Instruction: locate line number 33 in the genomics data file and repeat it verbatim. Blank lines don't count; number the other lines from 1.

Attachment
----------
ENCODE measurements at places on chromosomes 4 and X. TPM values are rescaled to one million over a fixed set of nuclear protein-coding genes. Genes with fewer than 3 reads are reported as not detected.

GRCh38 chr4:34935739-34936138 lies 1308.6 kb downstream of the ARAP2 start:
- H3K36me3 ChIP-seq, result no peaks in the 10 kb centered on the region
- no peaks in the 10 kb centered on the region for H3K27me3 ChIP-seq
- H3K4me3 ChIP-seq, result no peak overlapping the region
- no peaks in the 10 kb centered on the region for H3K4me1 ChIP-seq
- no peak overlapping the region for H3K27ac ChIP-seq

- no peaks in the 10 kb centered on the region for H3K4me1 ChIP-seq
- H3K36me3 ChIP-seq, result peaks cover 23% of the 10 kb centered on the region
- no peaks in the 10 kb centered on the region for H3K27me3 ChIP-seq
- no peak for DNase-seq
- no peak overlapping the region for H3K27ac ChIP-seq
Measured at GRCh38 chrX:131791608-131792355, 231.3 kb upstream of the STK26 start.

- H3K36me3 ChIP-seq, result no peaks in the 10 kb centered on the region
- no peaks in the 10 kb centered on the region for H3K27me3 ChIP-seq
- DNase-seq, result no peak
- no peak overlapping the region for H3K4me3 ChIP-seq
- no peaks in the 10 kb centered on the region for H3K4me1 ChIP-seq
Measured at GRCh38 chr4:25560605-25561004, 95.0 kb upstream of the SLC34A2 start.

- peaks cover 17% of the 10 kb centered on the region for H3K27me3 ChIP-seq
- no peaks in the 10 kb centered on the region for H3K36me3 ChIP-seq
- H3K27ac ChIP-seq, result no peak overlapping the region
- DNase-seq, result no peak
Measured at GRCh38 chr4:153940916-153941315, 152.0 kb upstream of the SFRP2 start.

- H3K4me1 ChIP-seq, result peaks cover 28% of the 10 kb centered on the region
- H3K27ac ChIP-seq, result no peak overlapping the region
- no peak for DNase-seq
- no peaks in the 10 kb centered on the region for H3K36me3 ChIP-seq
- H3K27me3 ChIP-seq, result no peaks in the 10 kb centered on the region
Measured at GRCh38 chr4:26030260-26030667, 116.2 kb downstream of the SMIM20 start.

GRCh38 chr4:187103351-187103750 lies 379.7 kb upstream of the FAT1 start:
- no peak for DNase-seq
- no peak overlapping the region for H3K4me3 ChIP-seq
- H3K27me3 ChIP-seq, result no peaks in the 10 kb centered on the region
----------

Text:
- no peak overlapping the region for H3K4me3 ChIP-seq